About Refractories

Refractory materials must be chemically and physically stable at high temperatures. Depending on the operating environment, they must be resistant to thermal shock, be chemically inert, and/or have specific ranges of thermal conductivity and of the coefficient of thermal expansion.

Based on fusion temperature

Refractory materials are classified into three types based on fusion temperature (melting point).

  • Normal refractorieshave a fusion temperature of 1580–1780 °C (e.g. Fire clay)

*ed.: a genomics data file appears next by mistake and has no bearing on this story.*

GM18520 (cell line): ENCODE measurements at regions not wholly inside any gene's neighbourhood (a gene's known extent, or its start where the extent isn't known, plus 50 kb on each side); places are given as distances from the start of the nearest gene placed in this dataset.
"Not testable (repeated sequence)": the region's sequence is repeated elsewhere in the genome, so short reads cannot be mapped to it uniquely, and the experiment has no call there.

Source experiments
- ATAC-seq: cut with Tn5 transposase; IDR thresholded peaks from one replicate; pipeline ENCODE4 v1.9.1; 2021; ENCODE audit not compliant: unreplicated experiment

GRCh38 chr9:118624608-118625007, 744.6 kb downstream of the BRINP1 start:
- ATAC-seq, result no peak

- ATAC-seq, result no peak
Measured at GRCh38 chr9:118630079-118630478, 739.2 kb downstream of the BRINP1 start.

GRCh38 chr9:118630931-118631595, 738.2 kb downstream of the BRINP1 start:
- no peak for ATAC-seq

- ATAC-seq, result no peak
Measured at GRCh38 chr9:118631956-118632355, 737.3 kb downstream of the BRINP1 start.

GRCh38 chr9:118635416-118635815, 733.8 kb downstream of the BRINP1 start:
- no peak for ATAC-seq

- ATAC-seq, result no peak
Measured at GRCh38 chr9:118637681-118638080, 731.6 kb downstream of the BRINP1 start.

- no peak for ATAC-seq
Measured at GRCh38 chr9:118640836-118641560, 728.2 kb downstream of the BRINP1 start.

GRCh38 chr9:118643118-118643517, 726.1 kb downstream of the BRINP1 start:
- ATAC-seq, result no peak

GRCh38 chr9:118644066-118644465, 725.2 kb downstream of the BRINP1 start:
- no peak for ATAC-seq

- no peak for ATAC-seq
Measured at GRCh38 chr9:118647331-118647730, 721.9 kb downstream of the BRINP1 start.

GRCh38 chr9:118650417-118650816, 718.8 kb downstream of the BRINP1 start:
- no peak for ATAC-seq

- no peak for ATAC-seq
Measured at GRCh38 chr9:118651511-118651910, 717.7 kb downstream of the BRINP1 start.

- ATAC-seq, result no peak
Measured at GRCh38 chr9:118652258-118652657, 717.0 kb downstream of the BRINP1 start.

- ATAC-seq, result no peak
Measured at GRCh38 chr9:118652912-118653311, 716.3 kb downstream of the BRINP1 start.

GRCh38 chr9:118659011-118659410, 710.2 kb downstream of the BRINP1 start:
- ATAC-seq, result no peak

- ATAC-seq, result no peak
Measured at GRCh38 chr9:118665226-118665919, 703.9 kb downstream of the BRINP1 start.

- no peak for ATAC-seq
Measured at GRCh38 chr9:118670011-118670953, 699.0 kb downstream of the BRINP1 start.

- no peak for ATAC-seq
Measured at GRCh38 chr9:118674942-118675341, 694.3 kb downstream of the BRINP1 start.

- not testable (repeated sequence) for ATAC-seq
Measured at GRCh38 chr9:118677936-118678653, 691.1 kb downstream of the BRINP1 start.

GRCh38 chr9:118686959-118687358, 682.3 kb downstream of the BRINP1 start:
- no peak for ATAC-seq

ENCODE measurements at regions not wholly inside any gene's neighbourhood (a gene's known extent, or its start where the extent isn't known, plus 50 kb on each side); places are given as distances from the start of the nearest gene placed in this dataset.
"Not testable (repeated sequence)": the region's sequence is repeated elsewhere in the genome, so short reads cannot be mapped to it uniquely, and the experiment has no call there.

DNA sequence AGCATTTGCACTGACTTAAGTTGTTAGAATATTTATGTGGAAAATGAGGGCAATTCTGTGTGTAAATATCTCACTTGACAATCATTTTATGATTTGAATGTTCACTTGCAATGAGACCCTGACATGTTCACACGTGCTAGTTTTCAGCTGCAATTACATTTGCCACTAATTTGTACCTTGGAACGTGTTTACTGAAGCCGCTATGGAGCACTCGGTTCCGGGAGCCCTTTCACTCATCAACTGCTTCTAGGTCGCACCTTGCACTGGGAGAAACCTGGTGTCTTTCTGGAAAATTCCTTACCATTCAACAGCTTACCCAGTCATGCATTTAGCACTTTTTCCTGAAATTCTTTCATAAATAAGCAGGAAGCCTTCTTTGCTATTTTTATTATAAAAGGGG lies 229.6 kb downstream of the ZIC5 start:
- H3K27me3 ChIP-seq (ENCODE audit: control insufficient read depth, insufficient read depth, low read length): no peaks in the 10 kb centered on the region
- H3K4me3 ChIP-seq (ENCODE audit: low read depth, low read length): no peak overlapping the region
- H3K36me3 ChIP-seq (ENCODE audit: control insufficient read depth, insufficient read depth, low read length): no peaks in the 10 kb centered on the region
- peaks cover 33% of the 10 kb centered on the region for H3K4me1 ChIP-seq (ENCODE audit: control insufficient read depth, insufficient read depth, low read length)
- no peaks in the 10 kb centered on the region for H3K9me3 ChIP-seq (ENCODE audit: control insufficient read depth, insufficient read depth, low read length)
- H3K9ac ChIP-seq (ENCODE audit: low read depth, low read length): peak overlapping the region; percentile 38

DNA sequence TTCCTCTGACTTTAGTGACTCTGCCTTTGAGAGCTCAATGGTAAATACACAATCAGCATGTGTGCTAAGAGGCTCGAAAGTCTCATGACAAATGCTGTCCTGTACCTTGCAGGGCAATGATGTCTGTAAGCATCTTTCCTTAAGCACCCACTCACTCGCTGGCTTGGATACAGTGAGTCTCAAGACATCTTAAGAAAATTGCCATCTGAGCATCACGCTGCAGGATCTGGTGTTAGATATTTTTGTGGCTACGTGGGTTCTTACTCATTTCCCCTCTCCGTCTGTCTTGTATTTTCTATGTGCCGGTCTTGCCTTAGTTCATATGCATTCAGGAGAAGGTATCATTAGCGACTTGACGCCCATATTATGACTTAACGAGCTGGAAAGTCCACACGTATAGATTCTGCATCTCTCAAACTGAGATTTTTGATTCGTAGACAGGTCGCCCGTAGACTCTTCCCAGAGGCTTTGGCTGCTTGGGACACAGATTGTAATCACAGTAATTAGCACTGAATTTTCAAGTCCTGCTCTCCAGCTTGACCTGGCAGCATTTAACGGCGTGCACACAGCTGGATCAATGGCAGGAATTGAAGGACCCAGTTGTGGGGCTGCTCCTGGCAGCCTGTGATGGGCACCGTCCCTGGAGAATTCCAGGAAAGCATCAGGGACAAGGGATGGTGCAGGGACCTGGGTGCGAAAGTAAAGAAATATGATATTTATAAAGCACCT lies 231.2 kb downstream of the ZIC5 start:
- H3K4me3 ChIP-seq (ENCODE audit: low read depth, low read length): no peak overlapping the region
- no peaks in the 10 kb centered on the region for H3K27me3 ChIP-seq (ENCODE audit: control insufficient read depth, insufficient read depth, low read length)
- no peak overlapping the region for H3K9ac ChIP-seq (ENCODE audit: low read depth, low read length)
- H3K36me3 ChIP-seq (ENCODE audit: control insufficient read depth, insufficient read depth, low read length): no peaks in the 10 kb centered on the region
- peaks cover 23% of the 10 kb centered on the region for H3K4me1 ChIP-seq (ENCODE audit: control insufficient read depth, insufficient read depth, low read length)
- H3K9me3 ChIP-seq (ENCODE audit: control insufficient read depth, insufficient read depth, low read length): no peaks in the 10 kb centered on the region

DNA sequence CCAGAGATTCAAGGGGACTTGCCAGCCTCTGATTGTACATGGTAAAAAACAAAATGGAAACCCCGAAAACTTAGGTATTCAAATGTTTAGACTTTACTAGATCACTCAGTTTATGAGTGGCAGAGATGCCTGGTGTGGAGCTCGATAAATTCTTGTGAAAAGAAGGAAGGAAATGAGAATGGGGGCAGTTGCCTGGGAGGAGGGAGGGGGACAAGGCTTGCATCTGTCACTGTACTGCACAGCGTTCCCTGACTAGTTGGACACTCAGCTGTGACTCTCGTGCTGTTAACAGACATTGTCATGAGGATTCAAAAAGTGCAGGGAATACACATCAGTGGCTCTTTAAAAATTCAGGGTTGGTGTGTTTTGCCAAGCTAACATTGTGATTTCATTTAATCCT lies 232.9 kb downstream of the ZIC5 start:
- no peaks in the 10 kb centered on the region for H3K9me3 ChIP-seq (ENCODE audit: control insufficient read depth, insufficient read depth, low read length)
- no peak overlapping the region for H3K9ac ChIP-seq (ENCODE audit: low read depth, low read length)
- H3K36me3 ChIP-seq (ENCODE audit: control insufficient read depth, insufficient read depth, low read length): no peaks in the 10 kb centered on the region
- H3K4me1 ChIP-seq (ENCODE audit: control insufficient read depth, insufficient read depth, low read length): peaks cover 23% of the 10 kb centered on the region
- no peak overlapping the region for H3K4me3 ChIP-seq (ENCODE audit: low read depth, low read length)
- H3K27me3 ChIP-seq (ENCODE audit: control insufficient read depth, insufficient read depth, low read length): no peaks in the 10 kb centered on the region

• High refractorieshave a fusion temperature of 1780–2000 °C (e.g. Chromite)
  • Super refractorieshave a fusion temperature of > 2000 °C (e.g. Zirconia)

Zircon is used in a wide range of refractory applications, including specialty castings and ceramics, where its resistance to high temperature and abrasion makes it extremely valuable in the manufacturing processes. In the refractory industry, it is mainly used as a raw material for bricks, mortars, furnace linings and castables. In the ceramic industry, its opacity and hardness give a whiteness and durability to tiles, sanitary ware and tableware. It’s also utilized in a range of other high-tech industrial and chemical applications.